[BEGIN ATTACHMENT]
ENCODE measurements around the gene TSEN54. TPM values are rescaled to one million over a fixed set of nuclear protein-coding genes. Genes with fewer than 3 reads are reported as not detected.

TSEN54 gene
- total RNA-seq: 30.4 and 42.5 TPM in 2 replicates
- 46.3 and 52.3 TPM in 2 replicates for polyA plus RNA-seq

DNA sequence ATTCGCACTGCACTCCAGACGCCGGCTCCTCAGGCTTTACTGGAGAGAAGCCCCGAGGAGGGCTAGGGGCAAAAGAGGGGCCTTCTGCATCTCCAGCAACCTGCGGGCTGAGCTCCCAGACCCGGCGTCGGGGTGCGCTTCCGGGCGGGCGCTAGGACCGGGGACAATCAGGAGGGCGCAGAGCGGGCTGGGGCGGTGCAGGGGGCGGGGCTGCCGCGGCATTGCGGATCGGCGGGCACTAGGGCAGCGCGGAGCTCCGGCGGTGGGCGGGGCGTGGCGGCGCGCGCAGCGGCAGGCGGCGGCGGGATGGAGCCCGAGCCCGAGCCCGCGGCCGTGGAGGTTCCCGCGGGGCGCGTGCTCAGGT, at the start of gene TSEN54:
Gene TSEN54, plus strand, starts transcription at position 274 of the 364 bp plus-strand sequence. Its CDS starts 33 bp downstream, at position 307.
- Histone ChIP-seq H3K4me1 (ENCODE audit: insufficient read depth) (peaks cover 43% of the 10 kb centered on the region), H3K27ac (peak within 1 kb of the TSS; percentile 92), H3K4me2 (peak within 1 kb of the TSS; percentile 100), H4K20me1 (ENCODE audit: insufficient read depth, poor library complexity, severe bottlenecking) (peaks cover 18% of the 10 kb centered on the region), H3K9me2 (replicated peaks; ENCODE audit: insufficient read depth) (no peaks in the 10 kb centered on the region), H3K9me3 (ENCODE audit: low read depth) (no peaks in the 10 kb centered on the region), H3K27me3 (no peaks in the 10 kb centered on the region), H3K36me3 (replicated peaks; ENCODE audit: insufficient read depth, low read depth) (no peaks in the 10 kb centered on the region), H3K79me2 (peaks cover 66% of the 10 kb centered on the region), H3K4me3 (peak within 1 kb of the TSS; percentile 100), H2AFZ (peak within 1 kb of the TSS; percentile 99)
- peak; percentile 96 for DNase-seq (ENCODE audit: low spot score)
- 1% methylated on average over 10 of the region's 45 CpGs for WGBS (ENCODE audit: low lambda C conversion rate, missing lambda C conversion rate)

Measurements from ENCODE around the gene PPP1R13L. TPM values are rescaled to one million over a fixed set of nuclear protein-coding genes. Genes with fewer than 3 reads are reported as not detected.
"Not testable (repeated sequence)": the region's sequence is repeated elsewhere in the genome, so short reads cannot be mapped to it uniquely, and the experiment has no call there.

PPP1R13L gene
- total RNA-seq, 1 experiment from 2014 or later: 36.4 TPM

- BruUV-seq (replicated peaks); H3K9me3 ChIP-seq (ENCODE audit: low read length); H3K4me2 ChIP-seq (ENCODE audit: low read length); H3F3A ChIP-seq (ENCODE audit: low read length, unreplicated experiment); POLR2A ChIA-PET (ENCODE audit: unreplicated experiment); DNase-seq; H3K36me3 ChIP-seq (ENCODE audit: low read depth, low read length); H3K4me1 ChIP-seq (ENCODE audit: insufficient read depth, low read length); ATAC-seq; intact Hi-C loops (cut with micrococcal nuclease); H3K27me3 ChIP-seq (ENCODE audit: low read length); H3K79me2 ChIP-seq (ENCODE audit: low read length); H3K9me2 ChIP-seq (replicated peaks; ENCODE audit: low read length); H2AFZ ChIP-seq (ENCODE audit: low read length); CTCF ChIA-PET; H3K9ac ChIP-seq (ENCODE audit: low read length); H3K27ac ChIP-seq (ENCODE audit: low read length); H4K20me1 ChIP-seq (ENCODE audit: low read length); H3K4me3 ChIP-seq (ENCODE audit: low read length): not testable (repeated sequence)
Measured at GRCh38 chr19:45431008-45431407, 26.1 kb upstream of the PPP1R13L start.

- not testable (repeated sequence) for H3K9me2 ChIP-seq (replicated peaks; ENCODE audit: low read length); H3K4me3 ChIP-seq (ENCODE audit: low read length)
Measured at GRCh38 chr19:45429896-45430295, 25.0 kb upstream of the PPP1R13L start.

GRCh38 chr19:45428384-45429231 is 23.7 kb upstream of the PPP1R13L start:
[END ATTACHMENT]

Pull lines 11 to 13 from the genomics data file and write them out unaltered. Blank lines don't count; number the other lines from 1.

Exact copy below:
"Not testable (repeated sequence)": the region's sequence is repeated elsewhere in the genome, so short reads cannot be mapped to it uniquely, and the experiment has no call there.

PPP1R13L gene
- total RNA-seq, 1 experiment from 2014 or later: 36.4 TPM